Elections to the lower house of the Parliament of Belarus did not meet democratic standards, said the head of the OSCE observation mission Margareta Zederfeldt.
“The elections did not meet key international standards for democratic elections,” said Nederpelt.
The head of the observation mission stressed that “significant shortcomings during the counting of votes, questioned the objectivity of the counting of votes and announcement of results”, reports TASS.
As noted Nederpelt, the regulatory framework did not meet international standards and regulations, “stressing the need for a comprehensive reform of electoral legislation”.
Nederpelt also stated that “the failure of protective mechanisms on election day and during early voting had a negative impact on the objectivity of the electoral process.”
Elections to the lower house of the Parliament of Belarus were held on Sunday in all districts – thus elected all 110 members of the legislature. For a seat in Parliament claimed 513 candidates from 560 originally was.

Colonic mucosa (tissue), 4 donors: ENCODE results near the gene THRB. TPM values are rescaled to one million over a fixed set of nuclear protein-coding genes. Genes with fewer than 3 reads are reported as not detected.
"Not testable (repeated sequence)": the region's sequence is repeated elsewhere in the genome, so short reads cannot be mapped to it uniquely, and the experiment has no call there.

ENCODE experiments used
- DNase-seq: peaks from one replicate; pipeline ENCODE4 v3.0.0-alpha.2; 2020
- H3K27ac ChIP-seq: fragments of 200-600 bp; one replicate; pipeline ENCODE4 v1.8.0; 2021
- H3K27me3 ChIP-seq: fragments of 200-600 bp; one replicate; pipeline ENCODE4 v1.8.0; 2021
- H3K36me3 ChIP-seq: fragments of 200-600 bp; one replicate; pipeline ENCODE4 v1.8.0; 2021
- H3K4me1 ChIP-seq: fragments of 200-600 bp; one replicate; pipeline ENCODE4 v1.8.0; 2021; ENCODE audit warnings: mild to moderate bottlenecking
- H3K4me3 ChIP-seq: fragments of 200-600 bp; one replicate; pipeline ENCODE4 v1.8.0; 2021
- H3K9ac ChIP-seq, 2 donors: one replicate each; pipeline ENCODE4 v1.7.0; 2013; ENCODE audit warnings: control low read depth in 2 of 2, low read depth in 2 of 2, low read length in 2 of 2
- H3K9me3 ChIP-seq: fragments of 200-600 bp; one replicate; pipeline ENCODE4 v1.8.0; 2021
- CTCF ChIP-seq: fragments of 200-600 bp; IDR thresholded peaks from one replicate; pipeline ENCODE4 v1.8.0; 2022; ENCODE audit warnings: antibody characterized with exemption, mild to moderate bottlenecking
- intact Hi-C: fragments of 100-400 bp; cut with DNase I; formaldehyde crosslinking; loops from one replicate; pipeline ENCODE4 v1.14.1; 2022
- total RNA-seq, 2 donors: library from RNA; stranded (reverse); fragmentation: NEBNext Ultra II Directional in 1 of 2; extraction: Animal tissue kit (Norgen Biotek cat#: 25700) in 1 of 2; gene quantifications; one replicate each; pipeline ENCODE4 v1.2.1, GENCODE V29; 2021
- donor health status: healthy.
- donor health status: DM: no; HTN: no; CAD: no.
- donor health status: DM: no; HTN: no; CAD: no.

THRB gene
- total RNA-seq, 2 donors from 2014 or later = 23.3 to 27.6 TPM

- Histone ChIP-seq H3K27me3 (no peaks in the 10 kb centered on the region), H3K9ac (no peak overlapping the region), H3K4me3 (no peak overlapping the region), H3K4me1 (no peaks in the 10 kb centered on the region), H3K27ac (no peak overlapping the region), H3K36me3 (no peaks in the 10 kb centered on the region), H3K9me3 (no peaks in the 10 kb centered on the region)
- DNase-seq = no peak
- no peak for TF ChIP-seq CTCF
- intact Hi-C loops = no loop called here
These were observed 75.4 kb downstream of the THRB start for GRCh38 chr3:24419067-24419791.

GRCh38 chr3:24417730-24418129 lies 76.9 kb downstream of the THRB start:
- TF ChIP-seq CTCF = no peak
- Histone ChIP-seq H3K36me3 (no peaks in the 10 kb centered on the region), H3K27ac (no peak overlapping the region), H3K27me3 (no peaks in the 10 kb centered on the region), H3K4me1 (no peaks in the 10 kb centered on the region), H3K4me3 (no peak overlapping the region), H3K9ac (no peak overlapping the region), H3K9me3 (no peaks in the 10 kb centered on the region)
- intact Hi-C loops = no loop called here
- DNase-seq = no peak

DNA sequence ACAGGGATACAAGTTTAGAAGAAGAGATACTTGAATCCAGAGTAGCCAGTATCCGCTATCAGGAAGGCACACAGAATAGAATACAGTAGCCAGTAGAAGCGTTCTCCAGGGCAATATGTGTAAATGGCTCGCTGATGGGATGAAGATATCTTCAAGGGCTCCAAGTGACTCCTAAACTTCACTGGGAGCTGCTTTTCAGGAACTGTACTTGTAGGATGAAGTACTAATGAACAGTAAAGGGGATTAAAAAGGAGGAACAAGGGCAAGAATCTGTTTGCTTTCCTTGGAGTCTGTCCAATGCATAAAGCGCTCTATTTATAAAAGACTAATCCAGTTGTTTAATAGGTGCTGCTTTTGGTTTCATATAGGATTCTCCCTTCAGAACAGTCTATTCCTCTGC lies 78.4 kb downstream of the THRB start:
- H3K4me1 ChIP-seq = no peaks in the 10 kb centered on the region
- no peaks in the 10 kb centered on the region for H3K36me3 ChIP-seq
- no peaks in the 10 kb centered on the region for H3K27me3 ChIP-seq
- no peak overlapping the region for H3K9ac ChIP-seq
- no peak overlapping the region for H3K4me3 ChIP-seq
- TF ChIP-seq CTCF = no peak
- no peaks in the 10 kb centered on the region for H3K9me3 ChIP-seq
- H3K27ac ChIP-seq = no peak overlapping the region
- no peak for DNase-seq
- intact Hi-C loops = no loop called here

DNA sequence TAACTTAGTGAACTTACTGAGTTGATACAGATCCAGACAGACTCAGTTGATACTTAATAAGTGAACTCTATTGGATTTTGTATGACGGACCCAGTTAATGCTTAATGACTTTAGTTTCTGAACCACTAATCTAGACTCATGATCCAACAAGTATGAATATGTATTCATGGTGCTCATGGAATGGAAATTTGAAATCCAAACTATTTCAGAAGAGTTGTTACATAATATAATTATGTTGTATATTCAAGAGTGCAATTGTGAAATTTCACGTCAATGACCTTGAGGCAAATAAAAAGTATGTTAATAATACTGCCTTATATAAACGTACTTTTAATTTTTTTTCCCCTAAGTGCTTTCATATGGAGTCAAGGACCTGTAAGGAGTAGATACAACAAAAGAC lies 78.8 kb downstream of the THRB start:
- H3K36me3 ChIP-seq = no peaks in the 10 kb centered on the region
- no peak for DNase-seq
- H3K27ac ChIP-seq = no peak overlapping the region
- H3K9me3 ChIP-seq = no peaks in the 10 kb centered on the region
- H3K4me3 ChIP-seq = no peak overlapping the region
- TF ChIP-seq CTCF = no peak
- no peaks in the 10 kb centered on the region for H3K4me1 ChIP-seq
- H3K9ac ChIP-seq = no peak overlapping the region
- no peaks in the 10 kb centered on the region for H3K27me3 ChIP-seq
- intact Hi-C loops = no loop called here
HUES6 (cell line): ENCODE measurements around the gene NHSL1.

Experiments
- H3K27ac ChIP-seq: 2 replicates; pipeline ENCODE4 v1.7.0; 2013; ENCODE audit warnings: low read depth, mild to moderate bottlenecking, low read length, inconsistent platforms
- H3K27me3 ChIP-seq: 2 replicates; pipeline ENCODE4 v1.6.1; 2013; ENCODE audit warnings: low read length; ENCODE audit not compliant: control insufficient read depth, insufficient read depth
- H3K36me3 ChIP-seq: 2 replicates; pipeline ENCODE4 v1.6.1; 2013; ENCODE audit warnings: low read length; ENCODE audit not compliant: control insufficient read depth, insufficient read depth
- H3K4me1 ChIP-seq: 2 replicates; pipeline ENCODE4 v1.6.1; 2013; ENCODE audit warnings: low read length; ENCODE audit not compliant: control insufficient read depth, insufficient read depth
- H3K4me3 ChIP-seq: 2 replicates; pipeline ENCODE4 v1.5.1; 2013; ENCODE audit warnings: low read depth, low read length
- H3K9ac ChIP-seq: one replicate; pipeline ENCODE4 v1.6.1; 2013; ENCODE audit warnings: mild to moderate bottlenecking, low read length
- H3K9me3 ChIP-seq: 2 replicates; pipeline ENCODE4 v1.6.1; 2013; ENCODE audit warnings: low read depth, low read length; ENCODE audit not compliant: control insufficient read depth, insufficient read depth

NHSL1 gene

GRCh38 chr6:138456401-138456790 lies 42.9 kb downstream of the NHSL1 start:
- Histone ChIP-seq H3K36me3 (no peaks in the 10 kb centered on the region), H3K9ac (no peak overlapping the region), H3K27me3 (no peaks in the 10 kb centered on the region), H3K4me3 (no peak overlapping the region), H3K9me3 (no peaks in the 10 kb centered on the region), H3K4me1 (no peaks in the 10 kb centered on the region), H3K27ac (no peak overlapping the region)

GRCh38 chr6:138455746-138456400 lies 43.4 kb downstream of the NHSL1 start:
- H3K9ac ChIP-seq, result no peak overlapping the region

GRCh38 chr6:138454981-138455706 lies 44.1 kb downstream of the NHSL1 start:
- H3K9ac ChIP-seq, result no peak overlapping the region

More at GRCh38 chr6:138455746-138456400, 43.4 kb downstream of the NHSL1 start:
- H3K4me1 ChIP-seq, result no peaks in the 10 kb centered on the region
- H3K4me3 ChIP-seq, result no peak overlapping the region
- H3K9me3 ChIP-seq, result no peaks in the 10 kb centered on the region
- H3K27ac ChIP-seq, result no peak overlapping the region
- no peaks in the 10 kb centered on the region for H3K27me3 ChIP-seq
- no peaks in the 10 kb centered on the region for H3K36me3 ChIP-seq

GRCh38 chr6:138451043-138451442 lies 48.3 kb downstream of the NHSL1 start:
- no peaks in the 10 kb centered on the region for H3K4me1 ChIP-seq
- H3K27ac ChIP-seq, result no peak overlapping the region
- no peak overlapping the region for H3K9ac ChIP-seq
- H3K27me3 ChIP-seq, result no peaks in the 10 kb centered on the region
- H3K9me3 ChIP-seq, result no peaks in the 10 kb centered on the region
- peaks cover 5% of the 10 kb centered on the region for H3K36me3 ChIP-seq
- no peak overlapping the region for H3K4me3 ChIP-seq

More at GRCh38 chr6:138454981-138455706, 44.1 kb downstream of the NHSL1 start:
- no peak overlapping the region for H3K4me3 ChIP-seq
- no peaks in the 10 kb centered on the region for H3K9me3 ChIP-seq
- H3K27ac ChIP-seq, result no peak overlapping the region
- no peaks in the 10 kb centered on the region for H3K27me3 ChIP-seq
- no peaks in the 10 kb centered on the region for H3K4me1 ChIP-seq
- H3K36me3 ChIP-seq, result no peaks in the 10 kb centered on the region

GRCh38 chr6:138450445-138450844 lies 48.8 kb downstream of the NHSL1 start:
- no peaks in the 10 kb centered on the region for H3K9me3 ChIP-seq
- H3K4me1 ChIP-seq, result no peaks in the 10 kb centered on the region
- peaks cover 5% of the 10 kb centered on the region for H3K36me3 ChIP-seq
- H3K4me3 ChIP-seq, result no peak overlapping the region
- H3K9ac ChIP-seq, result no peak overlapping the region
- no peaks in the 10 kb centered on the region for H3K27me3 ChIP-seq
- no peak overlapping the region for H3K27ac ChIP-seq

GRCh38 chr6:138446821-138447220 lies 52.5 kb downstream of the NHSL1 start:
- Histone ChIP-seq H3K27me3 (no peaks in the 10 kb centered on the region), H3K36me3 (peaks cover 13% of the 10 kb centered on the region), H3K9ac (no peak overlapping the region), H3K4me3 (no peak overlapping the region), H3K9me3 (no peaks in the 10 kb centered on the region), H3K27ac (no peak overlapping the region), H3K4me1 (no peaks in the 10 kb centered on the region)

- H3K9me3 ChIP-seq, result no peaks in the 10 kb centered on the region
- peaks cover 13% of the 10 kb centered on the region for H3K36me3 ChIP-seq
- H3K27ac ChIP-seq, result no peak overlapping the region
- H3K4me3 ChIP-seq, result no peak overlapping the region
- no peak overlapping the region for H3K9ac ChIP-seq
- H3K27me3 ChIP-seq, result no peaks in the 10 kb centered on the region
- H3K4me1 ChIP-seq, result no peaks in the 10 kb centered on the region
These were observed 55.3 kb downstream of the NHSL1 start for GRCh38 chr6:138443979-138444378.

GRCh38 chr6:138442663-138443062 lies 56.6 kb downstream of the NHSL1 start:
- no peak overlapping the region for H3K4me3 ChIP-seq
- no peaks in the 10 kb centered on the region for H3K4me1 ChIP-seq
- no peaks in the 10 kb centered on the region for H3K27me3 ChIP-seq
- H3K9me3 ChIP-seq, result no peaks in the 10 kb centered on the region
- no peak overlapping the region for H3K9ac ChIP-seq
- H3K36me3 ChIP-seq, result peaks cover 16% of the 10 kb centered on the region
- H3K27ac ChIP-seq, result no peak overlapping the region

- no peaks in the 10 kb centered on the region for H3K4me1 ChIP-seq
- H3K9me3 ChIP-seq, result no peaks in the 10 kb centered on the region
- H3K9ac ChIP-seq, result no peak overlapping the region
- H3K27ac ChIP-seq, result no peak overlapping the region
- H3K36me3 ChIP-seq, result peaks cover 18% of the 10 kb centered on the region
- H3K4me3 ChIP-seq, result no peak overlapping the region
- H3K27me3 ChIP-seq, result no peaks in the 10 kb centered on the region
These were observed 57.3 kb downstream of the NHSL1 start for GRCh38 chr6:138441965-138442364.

Voter turnout in the elections has made 77,22%, exceeding the 3% turnout in the parliamentary campaign of 2016. None of the representatives of the opposition in the new Parliament has not passed.
Katrine Johns has been a reporter on the news desk since 2013. Before that she wrote about young adolescence and family dynamics for Styles and was the legal affairs correspondent for the Metro desk. Before joining The Gal Post, Katrine Johns worked as a staff writer at the Village Voice and a freelancer for Newsday, The Wall Street Journal, GQ and Mirabella. To get in touch, contact me through my firstname.lastname@example.org 1-800-268-7128